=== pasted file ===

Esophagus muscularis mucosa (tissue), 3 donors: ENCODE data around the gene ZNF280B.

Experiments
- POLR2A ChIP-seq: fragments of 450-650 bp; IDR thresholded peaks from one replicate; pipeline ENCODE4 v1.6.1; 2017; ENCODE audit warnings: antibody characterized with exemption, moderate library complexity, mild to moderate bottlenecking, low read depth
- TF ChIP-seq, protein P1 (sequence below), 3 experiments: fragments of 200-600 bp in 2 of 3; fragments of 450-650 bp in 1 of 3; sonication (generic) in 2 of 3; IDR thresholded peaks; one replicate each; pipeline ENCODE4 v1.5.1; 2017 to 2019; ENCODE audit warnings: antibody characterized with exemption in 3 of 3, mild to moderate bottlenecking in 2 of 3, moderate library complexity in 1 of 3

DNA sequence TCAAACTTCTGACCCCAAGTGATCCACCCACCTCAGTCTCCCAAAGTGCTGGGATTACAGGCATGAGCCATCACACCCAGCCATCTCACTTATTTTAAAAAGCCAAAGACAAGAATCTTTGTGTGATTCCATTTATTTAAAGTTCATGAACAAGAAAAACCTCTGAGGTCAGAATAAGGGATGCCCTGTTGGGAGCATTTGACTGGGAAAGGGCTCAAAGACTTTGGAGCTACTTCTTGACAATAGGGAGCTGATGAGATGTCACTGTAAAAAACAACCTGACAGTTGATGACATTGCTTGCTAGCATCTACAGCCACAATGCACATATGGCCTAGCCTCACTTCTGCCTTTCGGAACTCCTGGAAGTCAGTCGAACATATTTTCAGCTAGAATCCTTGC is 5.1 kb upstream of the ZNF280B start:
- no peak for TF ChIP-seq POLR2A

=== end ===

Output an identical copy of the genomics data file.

Esophagus muscularis mucosa (tissue), 3 donors: ENCODE data around the gene ZNF280B.

Experiments
- POLR2A ChIP-seq: fragments of 450-650 bp; IDR thresholded peaks from one replicate; pipeline ENCODE4 v1.6.1; 2017; ENCODE audit warnings: antibody characterized with exemption, moderate library complexity, mild to moderate bottlenecking, low read depth
- TF ChIP-seq, protein P1 (sequence below), 3 experiments: fragments of 200-600 bp in 2 of 3; fragments of 450-650 bp in 1 of 3; sonication (generic) in 2 of 3; IDR thresholded peaks; one replicate each; pipeline ENCODE4 v1.5.1; 2017 to 2019; ENCODE audit warnings: antibody characterized with exemption in 3 of 3, mild to moderate bottlenecking in 2 of 3, moderate library complexity in 1 of 3

DNA sequence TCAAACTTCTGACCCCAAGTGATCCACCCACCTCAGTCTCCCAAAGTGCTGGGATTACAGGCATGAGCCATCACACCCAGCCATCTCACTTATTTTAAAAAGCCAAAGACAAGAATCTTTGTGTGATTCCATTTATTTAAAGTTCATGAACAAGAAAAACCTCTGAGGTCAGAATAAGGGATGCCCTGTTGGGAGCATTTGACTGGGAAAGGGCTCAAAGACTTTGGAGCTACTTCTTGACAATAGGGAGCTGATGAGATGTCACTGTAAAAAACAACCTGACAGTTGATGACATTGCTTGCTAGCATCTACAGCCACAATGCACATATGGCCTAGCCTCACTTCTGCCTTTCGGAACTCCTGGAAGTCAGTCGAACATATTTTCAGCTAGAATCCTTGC is 5.1 kb upstream of the ZNF280B start:
- no peak for TF ChIP-seq POLR2A